Thursday, November 17, 2011
Figure 1. Connecting cannabinoid and prostaglandin pathways. A team led by researchers from The Scripps Research Institute and the University of
California, Berkeley have shown that monoacylglycerol lipase
(MAGL), which controls
levels of a pain-reducing metabolite in the brain, also regulates
neuroinflammation. Thus, blocking MAGL could provide a therapeutic benefit in
neurodegenerative disorders characterized by neuroinflammation.
work from Scripps had shown that in mice, a small molecule inhibitor of MAGL [a] increased the levels of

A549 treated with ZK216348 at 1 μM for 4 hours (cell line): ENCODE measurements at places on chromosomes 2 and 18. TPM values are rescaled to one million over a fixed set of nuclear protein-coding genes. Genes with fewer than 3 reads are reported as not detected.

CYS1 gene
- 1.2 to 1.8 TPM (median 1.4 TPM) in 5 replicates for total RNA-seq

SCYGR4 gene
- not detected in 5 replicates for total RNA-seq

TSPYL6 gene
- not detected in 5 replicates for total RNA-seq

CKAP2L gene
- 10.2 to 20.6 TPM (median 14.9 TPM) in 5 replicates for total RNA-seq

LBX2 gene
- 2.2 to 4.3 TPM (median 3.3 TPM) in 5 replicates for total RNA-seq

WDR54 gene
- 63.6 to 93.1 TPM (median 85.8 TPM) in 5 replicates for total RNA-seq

2-arachidonoylglycerol (2-AG) in the brain, which acted through the cannabinoid receptors
to decrease pain [b]. The
team has now shown that in a mouse model of neuroinflammation, inhibiting MAGL
lowers the production of arachidonic acid to decrease levels of inflammatory
prostaglandins and blunt inflammation in the brain [c].
mouse model of neurotoxin-induced Parkinson's disease (PD), a MAGL inhibitor
reduced neuroinflammation and dopaminergic neurodegeneration compared with